Australian chain Woolworths, which accounts for about 40 percent of New Zealand's supermarket sales, increased first-half revenue 2.3 percent on this side of the Tasman, even as trading conditions remain tough and consumer price growth was non-existent.
The group's New Zealand supermarkets increased sales to $2.94 billion in the 27 weeks ended December 30 from $2.88 billion a year earlier, the ASX-listed company says in a statement.
Total group sales rose 3.2 percent to $A30.68 billion, including a $A642 million contribution from its Dick Smith Electronics stores, which it sold in the period.
"In a market characterised by low growth and even lower inflation, retail trading conditions have become increasingly challenging," says David Chambers, managing director of local supermarket unit Progressive Enterprises.
"Our strong brand, new store formats and continually improving offers have enabled us to continue to increase our market share throughout the half."
Woolworths New Zealand, the local holding company, boosted annual profit 29 percent to $128.9 million in the 2012 financial year on a 3.5 percent increase in sales, according to documents lodged with the Companies Office.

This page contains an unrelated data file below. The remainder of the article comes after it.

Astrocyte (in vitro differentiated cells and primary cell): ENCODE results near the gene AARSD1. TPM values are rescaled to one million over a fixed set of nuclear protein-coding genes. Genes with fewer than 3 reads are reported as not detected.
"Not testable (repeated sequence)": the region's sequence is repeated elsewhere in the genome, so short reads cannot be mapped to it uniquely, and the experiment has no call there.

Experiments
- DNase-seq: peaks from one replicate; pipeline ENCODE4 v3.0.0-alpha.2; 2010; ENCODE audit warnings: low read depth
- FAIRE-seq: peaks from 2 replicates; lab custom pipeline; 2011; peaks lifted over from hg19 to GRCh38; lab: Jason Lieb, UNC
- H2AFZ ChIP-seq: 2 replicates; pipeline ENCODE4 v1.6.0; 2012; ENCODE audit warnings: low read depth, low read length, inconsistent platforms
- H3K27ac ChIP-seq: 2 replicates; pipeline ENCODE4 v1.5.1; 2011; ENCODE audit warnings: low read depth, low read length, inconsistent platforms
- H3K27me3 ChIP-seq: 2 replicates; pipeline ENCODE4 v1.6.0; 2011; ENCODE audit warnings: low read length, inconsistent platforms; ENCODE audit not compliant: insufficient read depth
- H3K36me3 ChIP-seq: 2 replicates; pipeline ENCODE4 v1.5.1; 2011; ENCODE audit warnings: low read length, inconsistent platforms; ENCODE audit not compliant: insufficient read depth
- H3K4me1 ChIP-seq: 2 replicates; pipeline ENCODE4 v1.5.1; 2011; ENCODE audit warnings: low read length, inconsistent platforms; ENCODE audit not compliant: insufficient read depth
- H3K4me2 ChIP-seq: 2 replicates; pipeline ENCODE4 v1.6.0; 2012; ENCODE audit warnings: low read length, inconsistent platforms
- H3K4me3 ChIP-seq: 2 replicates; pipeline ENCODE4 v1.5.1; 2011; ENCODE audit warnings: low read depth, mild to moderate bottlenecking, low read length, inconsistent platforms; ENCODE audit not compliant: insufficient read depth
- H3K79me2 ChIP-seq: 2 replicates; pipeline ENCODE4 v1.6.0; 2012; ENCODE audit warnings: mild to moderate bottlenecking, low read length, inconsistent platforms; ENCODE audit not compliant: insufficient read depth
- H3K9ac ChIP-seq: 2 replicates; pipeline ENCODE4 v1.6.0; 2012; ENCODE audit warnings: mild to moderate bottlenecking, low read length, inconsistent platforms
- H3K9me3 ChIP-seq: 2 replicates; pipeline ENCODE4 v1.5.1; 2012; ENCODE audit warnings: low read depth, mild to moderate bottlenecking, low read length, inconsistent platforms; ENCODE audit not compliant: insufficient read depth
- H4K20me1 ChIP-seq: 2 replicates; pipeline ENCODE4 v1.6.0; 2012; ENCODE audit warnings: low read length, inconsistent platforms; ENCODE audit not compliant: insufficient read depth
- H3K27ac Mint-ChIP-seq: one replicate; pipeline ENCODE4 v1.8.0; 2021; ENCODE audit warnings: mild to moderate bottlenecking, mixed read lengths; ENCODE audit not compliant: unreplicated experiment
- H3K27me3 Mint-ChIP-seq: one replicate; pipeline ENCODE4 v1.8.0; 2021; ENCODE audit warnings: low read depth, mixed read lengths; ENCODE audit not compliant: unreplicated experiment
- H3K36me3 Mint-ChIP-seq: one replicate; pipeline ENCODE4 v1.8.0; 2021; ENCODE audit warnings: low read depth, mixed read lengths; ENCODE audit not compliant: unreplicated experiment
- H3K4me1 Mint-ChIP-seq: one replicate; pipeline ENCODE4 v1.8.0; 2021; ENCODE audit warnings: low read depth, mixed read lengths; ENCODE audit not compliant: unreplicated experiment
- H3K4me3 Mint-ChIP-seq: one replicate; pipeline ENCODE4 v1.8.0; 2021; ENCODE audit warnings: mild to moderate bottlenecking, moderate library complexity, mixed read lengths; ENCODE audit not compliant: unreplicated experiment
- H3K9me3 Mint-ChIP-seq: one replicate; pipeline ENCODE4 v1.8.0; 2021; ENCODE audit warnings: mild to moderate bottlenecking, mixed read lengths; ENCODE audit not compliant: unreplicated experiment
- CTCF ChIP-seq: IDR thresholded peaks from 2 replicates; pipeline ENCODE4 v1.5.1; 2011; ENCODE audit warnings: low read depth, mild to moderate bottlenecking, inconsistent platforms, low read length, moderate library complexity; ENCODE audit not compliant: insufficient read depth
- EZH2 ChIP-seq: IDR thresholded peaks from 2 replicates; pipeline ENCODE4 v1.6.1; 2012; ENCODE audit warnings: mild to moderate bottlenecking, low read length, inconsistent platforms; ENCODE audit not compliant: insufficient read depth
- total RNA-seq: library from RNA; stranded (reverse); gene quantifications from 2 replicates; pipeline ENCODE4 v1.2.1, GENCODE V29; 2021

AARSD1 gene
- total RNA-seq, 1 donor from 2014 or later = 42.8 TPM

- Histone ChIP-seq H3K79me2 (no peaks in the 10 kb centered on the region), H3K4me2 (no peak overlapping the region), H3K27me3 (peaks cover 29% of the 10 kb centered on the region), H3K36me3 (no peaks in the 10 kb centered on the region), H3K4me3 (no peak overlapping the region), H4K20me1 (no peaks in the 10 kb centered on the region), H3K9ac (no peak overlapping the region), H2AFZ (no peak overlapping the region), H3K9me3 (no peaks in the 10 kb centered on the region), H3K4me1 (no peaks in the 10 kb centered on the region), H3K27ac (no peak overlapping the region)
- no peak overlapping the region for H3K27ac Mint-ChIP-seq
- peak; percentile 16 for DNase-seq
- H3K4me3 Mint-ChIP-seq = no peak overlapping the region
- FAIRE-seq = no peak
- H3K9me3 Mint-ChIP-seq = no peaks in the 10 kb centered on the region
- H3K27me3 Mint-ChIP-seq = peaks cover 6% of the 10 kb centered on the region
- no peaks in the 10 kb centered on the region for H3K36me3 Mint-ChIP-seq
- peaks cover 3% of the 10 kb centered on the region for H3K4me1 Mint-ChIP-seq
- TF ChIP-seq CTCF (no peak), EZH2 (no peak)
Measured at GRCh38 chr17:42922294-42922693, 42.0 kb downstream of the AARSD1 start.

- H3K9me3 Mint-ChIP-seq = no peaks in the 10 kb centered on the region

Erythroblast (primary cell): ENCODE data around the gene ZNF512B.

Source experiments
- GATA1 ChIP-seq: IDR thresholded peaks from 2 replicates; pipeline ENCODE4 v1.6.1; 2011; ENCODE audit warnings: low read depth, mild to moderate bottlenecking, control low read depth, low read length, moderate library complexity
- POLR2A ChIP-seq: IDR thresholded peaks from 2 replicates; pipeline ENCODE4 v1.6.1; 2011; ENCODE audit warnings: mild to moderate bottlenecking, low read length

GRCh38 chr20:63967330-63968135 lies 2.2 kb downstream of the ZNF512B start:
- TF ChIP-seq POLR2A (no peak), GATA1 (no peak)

Those earnings gains have come in a period when inflation is easing, and government figures this month showed the consumers' price index fell 0.2 percent in the December quarter.
The Countdown Supermarkets food price index showed inflation of just 0.1 percent in the six-month period, with second-quarter deflation in dairy products.
Woolworths says it passed on lower costs of milk, butter and cheese to its customers, and held more frequent promotions.
Shares in the Australian group fell 1 percent to $A31.35 on the ASX today.
This article is tagged with the following keywords. Find out more about MyNBR Tags
- Spark partners with Netflix to boost flagging broadband share
- Mid-term report card: How's the reporting season going?
- Carry on: Xiamen for Auckland, Cathay for Christchurch, Virgin for HK and more
- Mt Albert by-election: all over bar the doubting
- What readers think of ComCom's Sky Vodafone merger decision
Most listened to
- Hobson Wealth's James Grigor gives an earnings season update
- Craigs' Mark Lister on why the US share market is rallying so hard
- Rob Hosking'a by-election takewayas, 'Ardern's win is no reason to elevate her to deputy leadership'
- Competition lawyer Andy Matthews on whether ComCom is getting tougher
- Intuit's Brad Smith on QuickBooks Online's accelerating growth